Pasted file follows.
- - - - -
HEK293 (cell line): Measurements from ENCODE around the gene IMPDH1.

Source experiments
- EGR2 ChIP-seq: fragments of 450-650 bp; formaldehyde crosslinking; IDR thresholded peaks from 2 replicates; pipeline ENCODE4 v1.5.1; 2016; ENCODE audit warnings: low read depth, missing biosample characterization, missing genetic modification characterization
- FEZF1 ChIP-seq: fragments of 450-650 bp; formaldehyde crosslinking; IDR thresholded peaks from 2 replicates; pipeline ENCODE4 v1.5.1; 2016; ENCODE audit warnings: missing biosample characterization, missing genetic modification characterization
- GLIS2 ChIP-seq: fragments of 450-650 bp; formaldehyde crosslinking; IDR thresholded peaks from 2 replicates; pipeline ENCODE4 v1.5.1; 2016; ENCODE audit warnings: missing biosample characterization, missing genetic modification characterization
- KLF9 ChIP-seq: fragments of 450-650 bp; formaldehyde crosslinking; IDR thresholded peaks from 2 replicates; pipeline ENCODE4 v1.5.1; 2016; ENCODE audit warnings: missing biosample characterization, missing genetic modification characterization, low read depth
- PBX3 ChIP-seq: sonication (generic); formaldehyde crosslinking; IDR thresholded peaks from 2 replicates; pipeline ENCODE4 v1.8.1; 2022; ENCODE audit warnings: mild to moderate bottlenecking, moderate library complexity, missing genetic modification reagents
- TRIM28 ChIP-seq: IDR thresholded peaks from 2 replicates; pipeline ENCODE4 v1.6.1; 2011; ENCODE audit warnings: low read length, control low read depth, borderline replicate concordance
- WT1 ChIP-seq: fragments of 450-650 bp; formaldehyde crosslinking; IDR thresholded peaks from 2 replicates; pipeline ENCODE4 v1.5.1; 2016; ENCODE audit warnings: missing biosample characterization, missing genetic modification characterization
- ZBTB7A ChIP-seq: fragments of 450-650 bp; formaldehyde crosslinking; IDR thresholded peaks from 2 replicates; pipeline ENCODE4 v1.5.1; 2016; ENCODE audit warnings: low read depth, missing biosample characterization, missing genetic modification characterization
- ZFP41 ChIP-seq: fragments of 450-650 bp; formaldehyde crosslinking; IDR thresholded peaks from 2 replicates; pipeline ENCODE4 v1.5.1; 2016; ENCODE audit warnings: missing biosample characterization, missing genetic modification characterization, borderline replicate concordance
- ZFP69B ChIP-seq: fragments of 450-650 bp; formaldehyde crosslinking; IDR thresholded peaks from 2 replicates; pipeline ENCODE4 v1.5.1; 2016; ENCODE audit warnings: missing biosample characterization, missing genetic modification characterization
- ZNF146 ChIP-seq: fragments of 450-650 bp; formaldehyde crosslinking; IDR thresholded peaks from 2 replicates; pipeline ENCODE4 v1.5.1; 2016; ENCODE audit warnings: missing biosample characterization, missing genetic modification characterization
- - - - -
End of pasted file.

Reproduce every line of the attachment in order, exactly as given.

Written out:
HEK293 (cell line): Measurements from ENCODE around the gene IMPDH1.

Source experiments
- EGR2 ChIP-seq: fragments of 450-650 bp; formaldehyde crosslinking; IDR thresholded peaks from 2 replicates; pipeline ENCODE4 v1.5.1; 2016; ENCODE audit warnings: low read depth, missing biosample characterization, missing genetic modification characterization
- FEZF1 ChIP-seq: fragments of 450-650 bp; formaldehyde crosslinking; IDR thresholded peaks from 2 replicates; pipeline ENCODE4 v1.5.1; 2016; ENCODE audit warnings: missing biosample characterization, missing genetic modification characterization
- GLIS2 ChIP-seq: fragments of 450-650 bp; formaldehyde crosslinking; IDR thresholded peaks from 2 replicates; pipeline ENCODE4 v1.5.1; 2016; ENCODE audit warnings: missing biosample characterization, missing genetic modification characterization
- KLF9 ChIP-seq: fragments of 450-650 bp; formaldehyde crosslinking; IDR thresholded peaks from 2 replicates; pipeline ENCODE4 v1.5.1; 2016; ENCODE audit warnings: missing biosample characterization, missing genetic modification characterization, low read depth
- PBX3 ChIP-seq: sonication (generic); formaldehyde crosslinking; IDR thresholded peaks from 2 replicates; pipeline ENCODE4 v1.8.1; 2022; ENCODE audit warnings: mild to moderate bottlenecking, moderate library complexity, missing genetic modification reagents
- TRIM28 ChIP-seq: IDR thresholded peaks from 2 replicates; pipeline ENCODE4 v1.6.1; 2011; ENCODE audit warnings: low read length, control low read depth, borderline replicate concordance
- WT1 ChIP-seq: fragments of 450-650 bp; formaldehyde crosslinking; IDR thresholded peaks from 2 replicates; pipeline ENCODE4 v1.5.1; 2016; ENCODE audit warnings: missing biosample characterization, missing genetic modification characterization
- ZBTB7A ChIP-seq: fragments of 450-650 bp; formaldehyde crosslinking; IDR thresholded peaks from 2 replicates; pipeline ENCODE4 v1.5.1; 2016; ENCODE audit warnings: low read depth, missing biosample characterization, missing genetic modification characterization
- ZFP41 ChIP-seq: fragments of 450-650 bp; formaldehyde crosslinking; IDR thresholded peaks from 2 replicates; pipeline ENCODE4 v1.5.1; 2016; ENCODE audit warnings: missing biosample characterization, missing genetic modification characterization, borderline replicate concordance
- ZFP69B ChIP-seq: fragments of 450-650 bp; formaldehyde crosslinking; IDR thresholded peaks from 2 replicates; pipeline ENCODE4 v1.5.1; 2016; ENCODE audit warnings: missing biosample characterization, missing genetic modification characterization
- ZNF146 ChIP-seq: fragments of 450-650 bp; formaldehyde crosslinking; IDR thresholded peaks from 2 replicates; pipeline ENCODE4 v1.5.1; 2016; ENCODE audit warnings: missing biosample characterization, missing genetic modification characterization